Author’s note: This clerihew was first published in Gilbert Magazine, the official publication of the American Chesterton Society.
G.K. Chesterton and George Bernard Shaw were great friends, but they were in many ways physical, intellectual and spiritual opposites. Chesterton greatly enjoyed food and drink, was a devout Christian, and embraced a political philosophy – distributism – that rejected established versions of both socialism and capitalism. Shaw was ascetic, vegetarian, socialist and atheist. He was an early member of the Fabian Society, a group that promotes the introduction of socialism into modern society by means of gradual reforms.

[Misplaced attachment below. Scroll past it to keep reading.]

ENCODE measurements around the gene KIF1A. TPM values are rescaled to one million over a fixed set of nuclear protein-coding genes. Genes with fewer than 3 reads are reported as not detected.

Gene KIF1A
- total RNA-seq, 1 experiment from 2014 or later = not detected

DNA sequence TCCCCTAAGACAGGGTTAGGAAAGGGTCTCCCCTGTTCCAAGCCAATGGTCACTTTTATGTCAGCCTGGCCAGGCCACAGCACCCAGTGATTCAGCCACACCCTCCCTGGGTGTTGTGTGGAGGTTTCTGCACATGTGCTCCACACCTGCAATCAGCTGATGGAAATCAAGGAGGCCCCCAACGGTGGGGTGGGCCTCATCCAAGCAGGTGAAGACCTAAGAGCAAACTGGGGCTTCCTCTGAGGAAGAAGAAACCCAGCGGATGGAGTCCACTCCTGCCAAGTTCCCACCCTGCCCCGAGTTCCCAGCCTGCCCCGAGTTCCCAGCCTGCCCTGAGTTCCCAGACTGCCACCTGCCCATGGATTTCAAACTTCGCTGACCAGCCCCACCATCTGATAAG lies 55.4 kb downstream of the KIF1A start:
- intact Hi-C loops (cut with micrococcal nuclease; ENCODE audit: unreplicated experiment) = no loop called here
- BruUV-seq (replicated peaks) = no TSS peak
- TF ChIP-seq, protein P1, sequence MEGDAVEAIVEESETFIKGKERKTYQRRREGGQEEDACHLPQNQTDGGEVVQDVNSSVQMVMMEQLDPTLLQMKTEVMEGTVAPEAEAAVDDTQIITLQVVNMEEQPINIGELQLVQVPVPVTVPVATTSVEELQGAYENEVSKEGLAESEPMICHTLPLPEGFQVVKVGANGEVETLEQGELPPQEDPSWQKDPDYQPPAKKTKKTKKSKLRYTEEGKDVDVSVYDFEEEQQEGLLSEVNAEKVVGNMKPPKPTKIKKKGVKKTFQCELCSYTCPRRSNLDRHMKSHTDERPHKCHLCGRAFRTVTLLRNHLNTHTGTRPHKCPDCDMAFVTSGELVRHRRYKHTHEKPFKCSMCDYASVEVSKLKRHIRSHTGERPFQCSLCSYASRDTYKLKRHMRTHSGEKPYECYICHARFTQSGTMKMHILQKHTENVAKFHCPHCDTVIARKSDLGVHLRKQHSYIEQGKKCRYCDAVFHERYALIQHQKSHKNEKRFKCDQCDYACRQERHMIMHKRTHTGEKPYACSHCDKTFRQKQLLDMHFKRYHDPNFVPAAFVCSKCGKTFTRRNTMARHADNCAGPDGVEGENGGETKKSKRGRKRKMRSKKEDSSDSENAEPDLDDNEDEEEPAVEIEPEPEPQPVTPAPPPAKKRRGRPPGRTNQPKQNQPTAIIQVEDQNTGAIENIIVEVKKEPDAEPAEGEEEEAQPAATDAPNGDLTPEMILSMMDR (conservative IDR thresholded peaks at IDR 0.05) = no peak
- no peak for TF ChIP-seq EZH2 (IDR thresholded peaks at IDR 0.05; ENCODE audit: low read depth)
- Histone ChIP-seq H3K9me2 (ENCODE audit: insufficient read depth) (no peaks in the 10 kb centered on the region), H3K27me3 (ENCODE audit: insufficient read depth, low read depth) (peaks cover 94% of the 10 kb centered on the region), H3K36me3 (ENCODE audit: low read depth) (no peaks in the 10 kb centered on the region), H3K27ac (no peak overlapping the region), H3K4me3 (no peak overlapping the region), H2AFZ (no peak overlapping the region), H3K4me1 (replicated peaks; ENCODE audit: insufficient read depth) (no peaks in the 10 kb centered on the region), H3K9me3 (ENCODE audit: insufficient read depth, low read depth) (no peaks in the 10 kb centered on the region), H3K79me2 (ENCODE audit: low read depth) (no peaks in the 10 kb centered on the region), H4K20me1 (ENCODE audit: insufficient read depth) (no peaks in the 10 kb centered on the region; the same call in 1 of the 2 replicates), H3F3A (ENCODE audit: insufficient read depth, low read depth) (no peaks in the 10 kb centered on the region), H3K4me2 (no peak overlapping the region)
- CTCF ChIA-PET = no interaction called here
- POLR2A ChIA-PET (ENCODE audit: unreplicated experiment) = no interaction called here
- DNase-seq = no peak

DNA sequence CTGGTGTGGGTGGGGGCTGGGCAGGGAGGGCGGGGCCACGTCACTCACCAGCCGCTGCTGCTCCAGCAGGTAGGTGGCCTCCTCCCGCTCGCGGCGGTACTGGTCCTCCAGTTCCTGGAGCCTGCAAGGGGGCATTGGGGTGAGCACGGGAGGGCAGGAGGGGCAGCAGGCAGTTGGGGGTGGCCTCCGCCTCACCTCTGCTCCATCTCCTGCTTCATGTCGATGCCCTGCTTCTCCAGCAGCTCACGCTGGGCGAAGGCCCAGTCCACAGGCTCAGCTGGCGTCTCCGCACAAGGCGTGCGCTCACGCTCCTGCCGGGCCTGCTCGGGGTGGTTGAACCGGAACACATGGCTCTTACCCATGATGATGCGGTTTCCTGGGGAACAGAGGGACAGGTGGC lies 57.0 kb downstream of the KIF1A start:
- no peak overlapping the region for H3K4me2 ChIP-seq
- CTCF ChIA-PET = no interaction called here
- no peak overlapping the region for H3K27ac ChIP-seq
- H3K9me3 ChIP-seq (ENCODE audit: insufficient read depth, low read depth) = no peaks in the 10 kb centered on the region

The Fabian Society takes its name from the ancient Roman general Quintus Fabius Maximus, whose strategy for defeating the Carthaginian general Hannibal Barca relied on avoiding the pitched battles that Hannibal was almost certain to win.
One opinion that Shaw and Chesterton DID share was a dislike of gambling – which leads to the subject of this clerihew. The racing of thoroughbred horses is one of the pillars of gambling around the world, and all modern thoroughbreds are the descendents of a small number of Arabian stallions imported into England in the 17th century.
The increased popularity of ‘Fabian’ as a given name in the early 1960s reflects the fame of the teen music idol of that name. In addition to his music career, Fabian also appeared in a number of movies (notably Five Weeks in a Balloon) and still has a following of nostalgic fans. But I’m pretty sure they don’t call themselves the Fabian society.
The poets have been mysteriously silent on the subject of cheese.– G. K. Chesterton (1874-1936)